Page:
Archers often shoot according to a whistle system because it is consistent and works well even in loud conditions. This whistle system is official for tournaments sanctioned by the World Archery Federation (WA), but it is also very common during practice at many different kinds of archery ranges.
- Two whistle blasts: archers may proceed from the waiting line to the shooting line.
- One whistle blast: archers may place an arrow on the bowstring and begin shooting.
- Three whistle blasts: archers may walk forward to the targets and pull their arrows.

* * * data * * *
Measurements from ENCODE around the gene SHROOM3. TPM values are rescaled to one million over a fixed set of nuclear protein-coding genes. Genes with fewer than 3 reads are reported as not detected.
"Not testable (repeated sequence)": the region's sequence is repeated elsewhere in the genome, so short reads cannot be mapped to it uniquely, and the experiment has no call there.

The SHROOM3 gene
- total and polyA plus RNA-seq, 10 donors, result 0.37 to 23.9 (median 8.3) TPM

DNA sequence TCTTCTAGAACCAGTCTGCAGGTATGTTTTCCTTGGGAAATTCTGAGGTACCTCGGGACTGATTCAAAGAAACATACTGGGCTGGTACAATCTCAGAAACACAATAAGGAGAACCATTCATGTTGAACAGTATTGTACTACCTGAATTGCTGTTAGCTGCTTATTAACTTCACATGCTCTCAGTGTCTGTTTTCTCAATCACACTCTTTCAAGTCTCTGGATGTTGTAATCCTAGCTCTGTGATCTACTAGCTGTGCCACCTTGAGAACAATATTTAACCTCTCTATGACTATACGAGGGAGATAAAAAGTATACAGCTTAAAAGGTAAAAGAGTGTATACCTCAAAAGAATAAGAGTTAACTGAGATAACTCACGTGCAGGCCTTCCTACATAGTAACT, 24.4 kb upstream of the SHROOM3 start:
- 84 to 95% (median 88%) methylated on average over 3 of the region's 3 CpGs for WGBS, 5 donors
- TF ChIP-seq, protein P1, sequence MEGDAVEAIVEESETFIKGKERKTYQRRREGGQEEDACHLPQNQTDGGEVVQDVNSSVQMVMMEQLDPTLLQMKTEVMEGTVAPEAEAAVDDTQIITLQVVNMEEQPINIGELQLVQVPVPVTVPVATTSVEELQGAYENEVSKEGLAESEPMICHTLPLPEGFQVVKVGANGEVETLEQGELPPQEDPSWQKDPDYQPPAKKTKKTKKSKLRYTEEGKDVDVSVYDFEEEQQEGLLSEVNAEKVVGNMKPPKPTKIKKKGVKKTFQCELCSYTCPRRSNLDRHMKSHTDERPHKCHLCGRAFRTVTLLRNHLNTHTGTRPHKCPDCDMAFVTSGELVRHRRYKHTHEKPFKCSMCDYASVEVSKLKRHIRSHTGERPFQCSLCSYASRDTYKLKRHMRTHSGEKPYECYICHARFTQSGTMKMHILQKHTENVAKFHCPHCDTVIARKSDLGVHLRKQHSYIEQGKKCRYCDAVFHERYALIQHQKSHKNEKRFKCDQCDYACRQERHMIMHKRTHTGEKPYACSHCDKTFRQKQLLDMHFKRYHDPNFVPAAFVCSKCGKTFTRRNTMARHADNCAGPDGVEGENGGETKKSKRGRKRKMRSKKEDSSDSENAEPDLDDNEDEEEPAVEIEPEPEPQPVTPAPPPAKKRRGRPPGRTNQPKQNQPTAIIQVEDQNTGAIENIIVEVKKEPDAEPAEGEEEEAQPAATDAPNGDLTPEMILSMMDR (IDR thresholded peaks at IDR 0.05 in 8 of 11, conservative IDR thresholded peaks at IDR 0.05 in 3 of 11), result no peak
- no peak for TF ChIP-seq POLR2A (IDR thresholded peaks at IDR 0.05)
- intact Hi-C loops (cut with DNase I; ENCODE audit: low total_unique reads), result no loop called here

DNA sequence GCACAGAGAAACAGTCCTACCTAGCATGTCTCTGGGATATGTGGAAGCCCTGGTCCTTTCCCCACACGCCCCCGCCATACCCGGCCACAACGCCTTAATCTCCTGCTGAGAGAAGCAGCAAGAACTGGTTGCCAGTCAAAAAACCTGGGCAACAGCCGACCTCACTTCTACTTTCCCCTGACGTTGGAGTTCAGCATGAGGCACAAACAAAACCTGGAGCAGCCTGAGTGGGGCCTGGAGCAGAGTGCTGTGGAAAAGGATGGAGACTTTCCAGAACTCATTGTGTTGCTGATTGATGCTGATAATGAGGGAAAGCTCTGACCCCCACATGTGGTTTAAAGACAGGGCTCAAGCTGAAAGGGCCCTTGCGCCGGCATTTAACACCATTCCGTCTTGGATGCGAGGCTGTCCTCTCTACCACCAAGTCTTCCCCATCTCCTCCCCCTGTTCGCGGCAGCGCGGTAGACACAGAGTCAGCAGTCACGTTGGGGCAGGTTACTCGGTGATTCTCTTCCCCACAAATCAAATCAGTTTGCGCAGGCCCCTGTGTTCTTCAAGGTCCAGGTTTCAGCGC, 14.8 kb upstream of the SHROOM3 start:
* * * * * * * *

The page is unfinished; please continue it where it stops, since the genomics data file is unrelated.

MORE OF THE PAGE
- Four or more whistle blasts: stop shooting immediately.
At some tournaments this whistle system may be used with beeps or other auditory signals. There may also be a clock, a lighting system or a series of flags to let you know when to shoot. Because there may be differences for each type of competition, you should ask a judge to be sure what each signal means and how the timing will work. Generally, however, these are the colors you will see in competition:
- Green means you may shoot.
- Yellow means that the end will be over in the next thirty seconds.
- Red means you may not shoot.